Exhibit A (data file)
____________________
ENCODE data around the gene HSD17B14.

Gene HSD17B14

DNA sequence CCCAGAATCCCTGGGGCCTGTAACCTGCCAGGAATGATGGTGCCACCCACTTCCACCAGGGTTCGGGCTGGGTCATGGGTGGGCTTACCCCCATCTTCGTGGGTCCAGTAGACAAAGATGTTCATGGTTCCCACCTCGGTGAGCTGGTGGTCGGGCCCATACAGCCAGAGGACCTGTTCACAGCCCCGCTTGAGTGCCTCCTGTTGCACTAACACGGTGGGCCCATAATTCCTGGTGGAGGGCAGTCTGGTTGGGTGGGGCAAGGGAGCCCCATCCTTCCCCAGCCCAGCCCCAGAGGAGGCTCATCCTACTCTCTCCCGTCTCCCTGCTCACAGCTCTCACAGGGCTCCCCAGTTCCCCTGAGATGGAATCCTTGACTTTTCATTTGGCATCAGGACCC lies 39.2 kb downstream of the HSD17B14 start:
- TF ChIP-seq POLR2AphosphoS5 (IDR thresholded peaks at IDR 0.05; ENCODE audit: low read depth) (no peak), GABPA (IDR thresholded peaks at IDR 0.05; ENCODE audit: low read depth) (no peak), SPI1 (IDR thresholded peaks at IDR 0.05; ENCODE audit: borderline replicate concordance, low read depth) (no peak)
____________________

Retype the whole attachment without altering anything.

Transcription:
ENCODE data around the gene HSD17B14.

Gene HSD17B14

DNA sequence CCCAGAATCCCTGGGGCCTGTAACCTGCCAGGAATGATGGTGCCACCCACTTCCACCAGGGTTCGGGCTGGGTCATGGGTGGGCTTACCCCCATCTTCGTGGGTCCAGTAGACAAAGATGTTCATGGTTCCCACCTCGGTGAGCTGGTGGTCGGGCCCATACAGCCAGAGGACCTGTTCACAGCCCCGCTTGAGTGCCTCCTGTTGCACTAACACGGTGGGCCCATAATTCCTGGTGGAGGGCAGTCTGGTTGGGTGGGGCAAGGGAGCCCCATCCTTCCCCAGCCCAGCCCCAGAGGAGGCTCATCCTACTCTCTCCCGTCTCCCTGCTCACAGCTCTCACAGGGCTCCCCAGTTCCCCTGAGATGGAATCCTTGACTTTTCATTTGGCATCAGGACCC lies 39.2 kb downstream of the HSD17B14 start:
- TF ChIP-seq POLR2AphosphoS5 (IDR thresholded peaks at IDR 0.05; ENCODE audit: low read depth) (no peak), GABPA (IDR thresholded peaks at IDR 0.05; ENCODE audit: low read depth) (no peak), SPI1 (IDR thresholded peaks at IDR 0.05; ENCODE audit: borderline replicate concordance, low read depth) (no peak)